CAPE ELIZABETH — Out of the hordes of spectators offering empathy and encouragement to the local boy trying to make good, there was really only one guy who knew exactly how Ben True felt Saturday in the 19th TD Beach to Beacon 10K.

Like True, Matt Lane grew up in Greater Portland.

Like True, Lane twice narrowly missed qualifying for the U.S. Olympic team in the 5,000 meters.

“Physically, he’s great,” Lane said as he watched True attempting to stick with race leader William Malel Sitonik of Kenya as the runners approached Pond Cove late in the fifth mile. “And psychologically, he’s really, really pissed off.”

So when Sitonik failed to shake True and another American, Dathan Ritzenhein of Michigan, before reaching the hills of Shore Road in the final mile, the 18-year African reign at Beach to Beacon was over. Spurred on by determination and a roaring crowd not quite believing what was unfolding, True surged ahead up the final incline and pulled away inside Fort Williams for an astonishing 11-second victory.

True, 30, is the first American runner – male or female – to win the Beach to Beacon title. That he grew up in North Yarmouth and first ran this race as a teenager made his victory even sweeter.


“You hope and you pray and then you see it delivered,” said race founder Joan Benoit Samuelson, the 1984 Olympic gold medalist who grew up in Cape Elizabeth running these same roads. “Knowing about his disappointment and then having him come home and do this in a stellar field, in a special year with the Olympics going on, I would say he got his redemption today.”

Samuelson’s eyes brimmed with tears as True, arms upraised, broke the tape at 28 minutes, 16.3 seconds and continued to her for a heartfelt embrace. This was True’s seventh time at Beach to Beacon, a race he first ran in 2003. He twice won the Maine resident category, and since turning pro had finished 12th overall in 2010 and third in 2014.

“She lives running and she lives Maine,” True said of Samuelson. “Being able to have a good result for her, at her race, it’s pretty special.”

Even before True raised goosebumps by barreling to his unprecedented victory, the 19th Beach to Beacon already had taken on a special feel. Friday marked the inaugural High School Mile, and Saturday – instead of a threatened thunderstorm – featured cloud cover, temperatures in the low 70s and an early start for elite women, culminating in Mary Keitany of Kenya lopping 14 seconds off the course record to win in 30:45.0.

Both True – who now lives and trains outside of Hanover, New Hampshire – and Keitany received first-place money of $10,000. Each supplemented that paycheck with a bonus. True earned another $5,000 for being the top U.S. finisher, and Keitany received $2,500 for breaking Lineth Chepkurui’s 2010 course record of 30:59.4.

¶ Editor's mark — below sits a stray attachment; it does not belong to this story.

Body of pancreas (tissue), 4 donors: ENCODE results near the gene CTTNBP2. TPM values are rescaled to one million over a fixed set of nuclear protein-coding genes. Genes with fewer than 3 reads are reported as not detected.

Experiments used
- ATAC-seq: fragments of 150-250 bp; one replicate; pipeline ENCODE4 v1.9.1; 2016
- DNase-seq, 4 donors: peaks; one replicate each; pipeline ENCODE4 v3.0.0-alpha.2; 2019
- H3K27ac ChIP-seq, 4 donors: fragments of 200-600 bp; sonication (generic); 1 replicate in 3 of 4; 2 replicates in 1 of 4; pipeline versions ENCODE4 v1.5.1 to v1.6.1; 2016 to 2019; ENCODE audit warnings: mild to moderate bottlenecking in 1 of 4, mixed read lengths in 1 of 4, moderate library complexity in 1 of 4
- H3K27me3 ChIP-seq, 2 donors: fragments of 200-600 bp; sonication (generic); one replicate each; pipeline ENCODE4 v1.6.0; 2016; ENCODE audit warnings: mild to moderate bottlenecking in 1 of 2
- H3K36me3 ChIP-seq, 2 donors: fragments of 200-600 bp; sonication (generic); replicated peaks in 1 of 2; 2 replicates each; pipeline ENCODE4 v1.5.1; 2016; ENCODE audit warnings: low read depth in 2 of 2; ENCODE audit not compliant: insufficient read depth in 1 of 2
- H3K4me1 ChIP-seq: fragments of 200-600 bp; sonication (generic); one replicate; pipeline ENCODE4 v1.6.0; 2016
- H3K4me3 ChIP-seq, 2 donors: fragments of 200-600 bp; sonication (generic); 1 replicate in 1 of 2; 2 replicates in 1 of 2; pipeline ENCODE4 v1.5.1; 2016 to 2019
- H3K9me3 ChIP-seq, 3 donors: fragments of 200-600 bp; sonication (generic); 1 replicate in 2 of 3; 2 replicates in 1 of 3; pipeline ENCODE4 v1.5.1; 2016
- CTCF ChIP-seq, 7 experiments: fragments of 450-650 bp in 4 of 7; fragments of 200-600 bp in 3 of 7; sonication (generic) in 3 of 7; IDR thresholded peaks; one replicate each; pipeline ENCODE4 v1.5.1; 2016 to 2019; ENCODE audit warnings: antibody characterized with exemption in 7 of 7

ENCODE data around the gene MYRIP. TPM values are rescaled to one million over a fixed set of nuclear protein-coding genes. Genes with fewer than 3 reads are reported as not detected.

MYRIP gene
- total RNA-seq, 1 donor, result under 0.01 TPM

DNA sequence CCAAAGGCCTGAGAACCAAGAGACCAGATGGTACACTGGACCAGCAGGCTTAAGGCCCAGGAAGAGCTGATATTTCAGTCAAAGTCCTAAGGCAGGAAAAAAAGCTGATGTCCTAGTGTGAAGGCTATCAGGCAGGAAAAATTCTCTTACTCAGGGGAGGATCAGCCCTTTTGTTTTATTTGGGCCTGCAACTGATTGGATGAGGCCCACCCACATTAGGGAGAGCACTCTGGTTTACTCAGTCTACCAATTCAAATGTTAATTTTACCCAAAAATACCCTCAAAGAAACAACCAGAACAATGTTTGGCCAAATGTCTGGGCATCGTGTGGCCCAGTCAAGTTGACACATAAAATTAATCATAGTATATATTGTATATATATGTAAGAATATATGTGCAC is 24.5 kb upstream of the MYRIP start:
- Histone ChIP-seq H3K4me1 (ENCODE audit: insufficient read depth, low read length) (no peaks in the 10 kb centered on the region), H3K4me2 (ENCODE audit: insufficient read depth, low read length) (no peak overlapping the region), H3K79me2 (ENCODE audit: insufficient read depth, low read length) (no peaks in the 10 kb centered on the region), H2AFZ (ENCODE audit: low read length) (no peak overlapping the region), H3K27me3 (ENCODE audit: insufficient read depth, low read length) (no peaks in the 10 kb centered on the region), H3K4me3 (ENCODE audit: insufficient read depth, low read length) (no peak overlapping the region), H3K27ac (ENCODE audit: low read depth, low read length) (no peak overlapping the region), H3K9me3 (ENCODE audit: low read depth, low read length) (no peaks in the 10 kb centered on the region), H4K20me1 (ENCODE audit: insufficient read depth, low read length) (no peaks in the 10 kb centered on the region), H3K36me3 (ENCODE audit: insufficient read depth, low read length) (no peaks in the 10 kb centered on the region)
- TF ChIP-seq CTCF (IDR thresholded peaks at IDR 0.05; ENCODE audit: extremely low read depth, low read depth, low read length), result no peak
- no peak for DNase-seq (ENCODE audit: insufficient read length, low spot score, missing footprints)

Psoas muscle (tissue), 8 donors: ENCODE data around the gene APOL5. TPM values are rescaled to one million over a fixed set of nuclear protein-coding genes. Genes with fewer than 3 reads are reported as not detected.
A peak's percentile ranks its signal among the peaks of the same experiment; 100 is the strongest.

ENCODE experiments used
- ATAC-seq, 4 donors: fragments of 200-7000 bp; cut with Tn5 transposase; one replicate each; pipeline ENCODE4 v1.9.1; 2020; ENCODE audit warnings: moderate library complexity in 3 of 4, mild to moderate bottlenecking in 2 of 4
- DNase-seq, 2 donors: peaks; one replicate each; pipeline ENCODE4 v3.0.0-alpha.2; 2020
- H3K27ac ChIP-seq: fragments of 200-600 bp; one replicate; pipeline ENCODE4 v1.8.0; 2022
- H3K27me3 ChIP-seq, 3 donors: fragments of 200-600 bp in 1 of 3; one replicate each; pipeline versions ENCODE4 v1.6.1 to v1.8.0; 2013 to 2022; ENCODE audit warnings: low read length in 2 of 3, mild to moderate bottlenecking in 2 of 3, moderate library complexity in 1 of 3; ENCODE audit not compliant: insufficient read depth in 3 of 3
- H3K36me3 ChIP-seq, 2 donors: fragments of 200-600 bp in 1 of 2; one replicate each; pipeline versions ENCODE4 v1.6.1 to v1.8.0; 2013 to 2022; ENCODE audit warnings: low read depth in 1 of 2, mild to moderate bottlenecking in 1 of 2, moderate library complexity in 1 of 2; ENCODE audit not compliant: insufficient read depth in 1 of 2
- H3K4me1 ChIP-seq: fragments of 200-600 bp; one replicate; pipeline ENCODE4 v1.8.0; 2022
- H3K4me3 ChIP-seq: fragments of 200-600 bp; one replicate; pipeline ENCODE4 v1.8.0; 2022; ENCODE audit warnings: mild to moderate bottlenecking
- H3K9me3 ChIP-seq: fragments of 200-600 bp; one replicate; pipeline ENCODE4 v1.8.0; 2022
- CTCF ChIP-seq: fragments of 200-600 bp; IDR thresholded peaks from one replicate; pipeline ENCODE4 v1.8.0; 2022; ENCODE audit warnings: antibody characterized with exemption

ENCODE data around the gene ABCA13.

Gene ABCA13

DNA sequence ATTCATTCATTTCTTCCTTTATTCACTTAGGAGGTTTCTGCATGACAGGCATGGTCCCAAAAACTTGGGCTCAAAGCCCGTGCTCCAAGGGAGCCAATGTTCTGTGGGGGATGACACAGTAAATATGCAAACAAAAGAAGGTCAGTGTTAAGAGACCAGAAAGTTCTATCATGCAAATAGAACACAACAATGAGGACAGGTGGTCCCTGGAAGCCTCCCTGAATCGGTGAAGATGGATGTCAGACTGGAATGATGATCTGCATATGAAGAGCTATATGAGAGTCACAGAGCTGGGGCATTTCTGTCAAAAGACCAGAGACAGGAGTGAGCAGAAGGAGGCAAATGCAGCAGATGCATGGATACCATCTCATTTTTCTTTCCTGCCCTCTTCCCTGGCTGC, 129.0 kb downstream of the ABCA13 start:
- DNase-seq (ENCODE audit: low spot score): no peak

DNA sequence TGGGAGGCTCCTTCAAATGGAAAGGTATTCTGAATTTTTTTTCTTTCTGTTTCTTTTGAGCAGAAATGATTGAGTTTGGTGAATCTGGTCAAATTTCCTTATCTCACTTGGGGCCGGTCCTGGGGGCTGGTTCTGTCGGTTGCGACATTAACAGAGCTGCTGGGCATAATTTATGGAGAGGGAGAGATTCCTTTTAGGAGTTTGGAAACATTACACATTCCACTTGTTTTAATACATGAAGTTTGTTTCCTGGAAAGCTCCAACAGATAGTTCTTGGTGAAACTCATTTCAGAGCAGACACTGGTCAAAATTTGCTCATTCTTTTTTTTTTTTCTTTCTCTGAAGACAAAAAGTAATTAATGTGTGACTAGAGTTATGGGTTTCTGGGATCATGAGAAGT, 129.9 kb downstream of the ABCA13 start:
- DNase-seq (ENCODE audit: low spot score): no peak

Wude Ayalew, the 2015 women’s champion, finished nearly a minute behind Keitany in 31:39.8 and picked up $5,000. In the men’s race, Ritzenhein was second overall and second American, earning a total of $8,000. Sitonik placed third and won $3,000.


Emily Sisson, 24, a St. Louis native who raced at Providence College and now lives in Rhode Island, won $5,000 as the top American woman and another $2,000 for fourth overall, 18 seconds behind third-place Caroline Chepkoech-Kipki of Kenya.

In the Maine-only categories, Michelle Lilienthal, 34, of Portland won her second women’s title (in 34:53) and Jesse Orach, 22, of Gorham won in his B2B debut (31:32). Lilienthal accepted the $1,000 first-place prize, but Orach, who runs at UMaine, declined it to retain his collegiate eligibility.

Sheri Piers of Falmouth, a three-time winner among Maine women, was the top female masters runner. She and True set Maine resident records in 2009.

“And now he won the whole thing,” said Piers, who started early with the elite runners. “I’ve been waiting 15 years to watch the finish of this race, and it was awesome.”

Despite a downhill start, the first mile for a men’s lead pack of 20 passed in 4:51. It felt like a marathon, said Ritzenhein, who took the lead for a 4:37 second mile. Eight men remained in close contact for a 4:28 third mile, with True pushing the pace up Old Ocean House Road toward the halfway mark.

Turning onto Route 77, half a dozen remained in contention: three Kenyans, including Daniel Salel and two-time champ Micah Kogo, and three Americans, including defending U.S. champ Eric Jenkins. Jenkins fell back before Shore Road. Sitonik surged in front not far from the Mile 4 marker and opened a gap of five seconds.


“I thought he was gone,” True said. “We were working hard to try to catch back up to him.”

At Pond Cove, the gap had shrunk to two seconds. Sitonik lost his cushion by veering wide toward a water table at the Robinson Woods entrance while True and Ritzenhein hugged the ocean-side asphalt as the road bent right.

“He’s a novice,” Ritzenhein said of Sitonik, who was making his road race debut and said he had trouble drinking water on the run. “If you cut the tangent on a two-lane road like that, you can cut off 10 or 15 feet. That was the difference.”

The three ran together through the winding hills before True, urged on by increasingly frenzied spectators, fulfilled a dream 19 years in the making.

“I’ve got to admit, it’s a little bittersweet,” True said. “I kind of wish I was in Rio right now, but it’s always nice to come here and run in front of a home crowd.”

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